Dogs produce more facial expressions when humans are looking, according to new research.
Scientists from the University of Portsmouth’s Dog Cognition Centre, say they have found the first clear evidence that dogs alter their faces in response to human attention.
Most mammals use facial expressions but it has long been assumed that this is involuntary in animals - dependent on the individual’s emotional state, and not used in response to an audience.
Lead author Dr Juliane Kaminski said it is possible that dogs’ facial expressions have changed as a result of domestication.
Researchers observed 24 family dogs of various breeds, aged one to 12. They were kept on a lead about a metre away from a person, who displayed a range of behaviours, such as facing the dog, being distracted, and facing away from the dog.
The dogs’ facial expressions were monitored using DogFACS, an anatomically-based coding system that captures movements from the canine face muscles. Brow raising, which makes the eyes look bigger (otherwise known as ‘puppy dog eyes’), was the most commonly used expression in the study.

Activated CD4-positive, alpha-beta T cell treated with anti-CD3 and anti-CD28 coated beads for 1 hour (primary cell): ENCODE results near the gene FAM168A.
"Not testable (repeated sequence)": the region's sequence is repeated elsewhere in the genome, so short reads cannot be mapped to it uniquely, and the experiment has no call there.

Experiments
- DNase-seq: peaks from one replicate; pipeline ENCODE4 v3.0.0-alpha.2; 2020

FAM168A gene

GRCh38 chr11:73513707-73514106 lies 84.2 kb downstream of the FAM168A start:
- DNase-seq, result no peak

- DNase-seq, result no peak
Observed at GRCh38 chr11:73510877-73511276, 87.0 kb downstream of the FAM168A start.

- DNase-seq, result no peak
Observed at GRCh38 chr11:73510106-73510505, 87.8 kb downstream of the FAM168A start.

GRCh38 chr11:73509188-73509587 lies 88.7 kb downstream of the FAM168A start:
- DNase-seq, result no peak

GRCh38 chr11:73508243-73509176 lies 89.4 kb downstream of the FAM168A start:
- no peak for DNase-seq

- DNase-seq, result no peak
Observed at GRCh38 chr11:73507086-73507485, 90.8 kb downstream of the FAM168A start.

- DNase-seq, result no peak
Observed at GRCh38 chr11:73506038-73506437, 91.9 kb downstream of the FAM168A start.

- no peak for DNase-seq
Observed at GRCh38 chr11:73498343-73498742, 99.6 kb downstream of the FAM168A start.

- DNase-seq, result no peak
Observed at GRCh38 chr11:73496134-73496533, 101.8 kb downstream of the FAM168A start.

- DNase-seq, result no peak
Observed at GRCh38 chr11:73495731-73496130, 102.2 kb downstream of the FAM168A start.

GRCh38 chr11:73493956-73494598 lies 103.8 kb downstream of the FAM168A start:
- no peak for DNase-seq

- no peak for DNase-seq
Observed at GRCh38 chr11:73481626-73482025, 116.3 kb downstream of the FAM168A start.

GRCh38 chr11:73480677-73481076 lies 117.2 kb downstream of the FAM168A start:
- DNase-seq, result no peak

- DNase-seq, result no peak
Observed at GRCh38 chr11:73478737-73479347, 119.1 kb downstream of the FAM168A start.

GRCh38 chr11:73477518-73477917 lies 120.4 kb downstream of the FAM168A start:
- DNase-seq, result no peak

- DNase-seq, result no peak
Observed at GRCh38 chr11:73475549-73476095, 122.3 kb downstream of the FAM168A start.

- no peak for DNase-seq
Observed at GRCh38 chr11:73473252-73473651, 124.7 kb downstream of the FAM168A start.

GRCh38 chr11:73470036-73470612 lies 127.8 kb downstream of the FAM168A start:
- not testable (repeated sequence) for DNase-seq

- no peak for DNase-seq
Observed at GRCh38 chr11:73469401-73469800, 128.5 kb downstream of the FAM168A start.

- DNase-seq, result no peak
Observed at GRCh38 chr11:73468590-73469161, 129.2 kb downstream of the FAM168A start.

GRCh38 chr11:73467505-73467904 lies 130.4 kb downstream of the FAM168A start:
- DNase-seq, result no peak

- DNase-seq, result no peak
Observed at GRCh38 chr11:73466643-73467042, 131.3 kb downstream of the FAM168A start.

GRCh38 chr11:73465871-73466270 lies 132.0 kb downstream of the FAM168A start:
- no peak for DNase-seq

Researchers found that while dogs made far more facial expressions when humans were watching, being offered food did not produce the same effect, suggesting dogs use facial expressions to communicate, not just because they are excited. This is the first time scientists have systematically examined dog facial expressions that are used to communicate with humans.
The team say it is not yet possible to determine if dogs actually have an understanding of human perspective, or whether this is a hardwired or learned response.